Bread high in protein is made with the same components as protein powders. These ingredients include isolated whey protein, pea protein, soy protein, and egg white protein. Additionally, some brands utilise almond flour or chickpea flour.
High-protein bread is an excellent selection for people with diabetes who follow a plant-based diet. Additionally, it is ideal for competitive athletes with diabetes, as they typically have higher protein needs than the general adult population.
The fermentation process of sourdough bread makes it antidiabetic. Research shows that it is due to the microbial strain produced by the fermentation process. As a result, it is a better option for people with diabetes than traditional bread. Similarly, as pumpernickel bread uses a sourdough starter, it too is beneficial for people with diabetes.
Ezekiel bread is known for its low-GI score of 36, which makes it diabetes-friendly. It is rich in sprouted whole grains such as wheat, oats, barley, and millet. Certain brands of Ezekiel bread also have sprouted legumes added to them. The ingredients in the bread promote satisfaction and help to stabilise blood sugar levels, preventing them from rising too quickly.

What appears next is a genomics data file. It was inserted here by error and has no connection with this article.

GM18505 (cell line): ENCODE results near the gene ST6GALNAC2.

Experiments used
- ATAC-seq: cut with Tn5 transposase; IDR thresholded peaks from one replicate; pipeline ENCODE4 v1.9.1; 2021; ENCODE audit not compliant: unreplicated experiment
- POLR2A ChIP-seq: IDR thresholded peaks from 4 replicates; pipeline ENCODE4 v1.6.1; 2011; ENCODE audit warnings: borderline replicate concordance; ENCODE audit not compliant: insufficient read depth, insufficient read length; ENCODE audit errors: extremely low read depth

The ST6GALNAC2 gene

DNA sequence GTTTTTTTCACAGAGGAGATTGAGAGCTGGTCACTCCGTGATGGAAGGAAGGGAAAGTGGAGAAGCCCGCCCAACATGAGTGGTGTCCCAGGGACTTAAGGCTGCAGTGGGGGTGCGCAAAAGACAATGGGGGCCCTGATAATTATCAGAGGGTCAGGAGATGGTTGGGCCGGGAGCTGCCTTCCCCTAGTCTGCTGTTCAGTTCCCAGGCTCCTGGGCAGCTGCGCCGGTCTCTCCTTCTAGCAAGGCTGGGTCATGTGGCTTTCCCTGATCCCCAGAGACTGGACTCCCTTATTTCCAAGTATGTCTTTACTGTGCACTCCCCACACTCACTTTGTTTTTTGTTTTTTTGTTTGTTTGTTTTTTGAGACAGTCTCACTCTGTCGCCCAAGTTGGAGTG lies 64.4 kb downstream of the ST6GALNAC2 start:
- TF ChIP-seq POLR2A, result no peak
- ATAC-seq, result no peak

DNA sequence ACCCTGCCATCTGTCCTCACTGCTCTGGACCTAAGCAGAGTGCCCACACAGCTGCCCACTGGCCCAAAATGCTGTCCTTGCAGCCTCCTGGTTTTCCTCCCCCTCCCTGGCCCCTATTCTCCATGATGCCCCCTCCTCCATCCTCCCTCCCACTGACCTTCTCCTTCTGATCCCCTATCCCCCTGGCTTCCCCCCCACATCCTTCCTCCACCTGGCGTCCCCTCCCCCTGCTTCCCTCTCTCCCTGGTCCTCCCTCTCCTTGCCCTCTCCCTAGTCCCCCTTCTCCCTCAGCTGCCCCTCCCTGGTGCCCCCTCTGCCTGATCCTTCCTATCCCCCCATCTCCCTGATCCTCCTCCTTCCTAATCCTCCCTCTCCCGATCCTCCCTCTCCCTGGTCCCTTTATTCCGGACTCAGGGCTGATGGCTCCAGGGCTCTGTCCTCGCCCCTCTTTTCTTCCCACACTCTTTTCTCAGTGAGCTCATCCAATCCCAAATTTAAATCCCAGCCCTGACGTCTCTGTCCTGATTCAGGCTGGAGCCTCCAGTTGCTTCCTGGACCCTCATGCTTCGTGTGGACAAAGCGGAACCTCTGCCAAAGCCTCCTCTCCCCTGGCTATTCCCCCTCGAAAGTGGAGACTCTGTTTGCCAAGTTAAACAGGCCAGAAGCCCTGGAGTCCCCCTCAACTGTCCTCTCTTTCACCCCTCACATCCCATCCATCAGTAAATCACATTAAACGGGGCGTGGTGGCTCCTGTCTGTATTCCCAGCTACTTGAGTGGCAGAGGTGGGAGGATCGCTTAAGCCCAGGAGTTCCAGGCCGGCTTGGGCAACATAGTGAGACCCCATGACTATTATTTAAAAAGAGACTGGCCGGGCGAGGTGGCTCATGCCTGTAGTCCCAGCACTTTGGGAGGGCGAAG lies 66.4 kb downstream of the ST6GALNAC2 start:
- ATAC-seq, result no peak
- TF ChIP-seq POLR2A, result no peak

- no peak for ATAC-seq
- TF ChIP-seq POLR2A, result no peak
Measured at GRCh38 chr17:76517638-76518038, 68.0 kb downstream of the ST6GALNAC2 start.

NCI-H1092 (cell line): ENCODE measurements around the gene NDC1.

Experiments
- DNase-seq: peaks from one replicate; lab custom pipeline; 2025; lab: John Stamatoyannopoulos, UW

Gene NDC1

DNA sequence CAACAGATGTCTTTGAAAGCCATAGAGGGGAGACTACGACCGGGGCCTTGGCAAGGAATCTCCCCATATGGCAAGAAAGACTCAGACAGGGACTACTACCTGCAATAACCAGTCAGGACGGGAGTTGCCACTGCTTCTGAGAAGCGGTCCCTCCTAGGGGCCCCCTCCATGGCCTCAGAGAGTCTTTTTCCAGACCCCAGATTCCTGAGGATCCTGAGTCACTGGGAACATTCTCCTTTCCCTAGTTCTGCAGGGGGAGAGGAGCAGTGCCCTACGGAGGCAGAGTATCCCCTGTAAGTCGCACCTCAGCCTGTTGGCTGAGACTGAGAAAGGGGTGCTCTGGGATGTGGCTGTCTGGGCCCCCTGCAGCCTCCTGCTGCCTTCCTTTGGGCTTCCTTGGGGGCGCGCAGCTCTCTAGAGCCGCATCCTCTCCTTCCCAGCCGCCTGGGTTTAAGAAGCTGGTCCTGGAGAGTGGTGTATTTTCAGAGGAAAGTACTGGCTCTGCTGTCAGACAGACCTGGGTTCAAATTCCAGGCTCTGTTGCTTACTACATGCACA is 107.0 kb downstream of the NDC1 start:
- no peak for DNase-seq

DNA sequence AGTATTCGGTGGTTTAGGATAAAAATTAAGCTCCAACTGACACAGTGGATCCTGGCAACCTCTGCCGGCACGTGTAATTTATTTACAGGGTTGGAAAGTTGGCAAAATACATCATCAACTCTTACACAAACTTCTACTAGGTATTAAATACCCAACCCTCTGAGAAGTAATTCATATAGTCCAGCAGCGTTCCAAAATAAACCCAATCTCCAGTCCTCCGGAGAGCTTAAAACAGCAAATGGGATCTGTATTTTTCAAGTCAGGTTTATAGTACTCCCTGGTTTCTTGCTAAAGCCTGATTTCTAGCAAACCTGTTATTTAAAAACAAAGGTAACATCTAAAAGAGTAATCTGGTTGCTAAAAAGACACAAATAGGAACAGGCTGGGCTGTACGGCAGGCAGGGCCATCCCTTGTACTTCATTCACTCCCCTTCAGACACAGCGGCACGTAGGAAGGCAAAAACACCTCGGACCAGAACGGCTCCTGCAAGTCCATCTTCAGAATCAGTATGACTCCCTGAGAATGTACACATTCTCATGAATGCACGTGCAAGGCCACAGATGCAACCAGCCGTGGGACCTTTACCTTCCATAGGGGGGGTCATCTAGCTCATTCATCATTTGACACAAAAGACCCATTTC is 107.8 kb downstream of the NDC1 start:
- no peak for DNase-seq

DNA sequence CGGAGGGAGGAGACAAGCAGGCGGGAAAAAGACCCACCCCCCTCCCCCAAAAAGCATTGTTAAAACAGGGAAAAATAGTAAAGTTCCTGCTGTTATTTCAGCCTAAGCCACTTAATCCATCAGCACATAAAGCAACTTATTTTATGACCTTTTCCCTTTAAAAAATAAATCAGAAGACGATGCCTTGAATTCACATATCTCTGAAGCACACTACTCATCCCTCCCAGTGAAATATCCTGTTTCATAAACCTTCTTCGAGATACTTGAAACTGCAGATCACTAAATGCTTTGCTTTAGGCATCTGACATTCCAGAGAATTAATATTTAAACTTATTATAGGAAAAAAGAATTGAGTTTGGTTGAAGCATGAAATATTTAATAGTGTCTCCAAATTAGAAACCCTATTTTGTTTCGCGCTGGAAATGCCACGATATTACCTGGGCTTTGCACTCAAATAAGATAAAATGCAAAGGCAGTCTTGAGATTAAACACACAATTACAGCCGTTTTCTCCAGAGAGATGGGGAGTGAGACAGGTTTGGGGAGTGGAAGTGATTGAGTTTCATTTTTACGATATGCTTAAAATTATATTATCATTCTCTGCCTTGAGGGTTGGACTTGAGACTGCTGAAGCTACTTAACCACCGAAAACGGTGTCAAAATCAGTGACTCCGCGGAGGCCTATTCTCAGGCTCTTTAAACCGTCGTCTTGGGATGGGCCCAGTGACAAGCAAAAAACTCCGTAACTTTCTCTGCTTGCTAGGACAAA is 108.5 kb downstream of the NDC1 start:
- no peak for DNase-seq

The HealthifyMe Note
Depending on the type of flour and other ingredients used, there are many varieties of bread. If you have diabetes, it is better to avoid white bread, which contains refined carbohydrates and opt for authentic whole-grain bread, wheat bread, Ezekiel, sourdough, or pumpernickel bread. The best take for people with diabetes is to buy bread with high-fibre flour, low GI, and no added sugar.
How to Make Bread Part of Your Diabetes Diet?
When incorporating bread into your diet, make sure it is part of a nutritious, balanced meal. If you are eating bread, combine it with healthy fat and a lean source of protein. Doing this can help to regulate your blood sugar when consuming carbohydrates. Healthy options to pair with bread include avocado, eggs, nut butter, chicken, turkey, and high-fibre vegetables.